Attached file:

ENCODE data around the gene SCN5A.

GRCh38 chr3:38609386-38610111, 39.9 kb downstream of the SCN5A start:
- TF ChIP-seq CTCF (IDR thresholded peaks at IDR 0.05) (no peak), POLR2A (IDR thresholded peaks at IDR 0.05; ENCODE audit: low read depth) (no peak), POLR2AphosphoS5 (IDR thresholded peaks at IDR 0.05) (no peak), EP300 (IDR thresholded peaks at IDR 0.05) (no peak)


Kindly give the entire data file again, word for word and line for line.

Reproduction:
ENCODE data around the gene SCN5A.

GRCh38 chr3:38609386-38610111, 39.9 kb downstream of the SCN5A start:
- TF ChIP-seq CTCF (IDR thresholded peaks at IDR 0.05) (no peak), POLR2A (IDR thresholded peaks at IDR 0.05; ENCODE audit: low read depth) (no peak), POLR2AphosphoS5 (IDR thresholded peaks at IDR 0.05) (no peak), EP300 (IDR thresholded peaks at IDR 0.05) (no peak)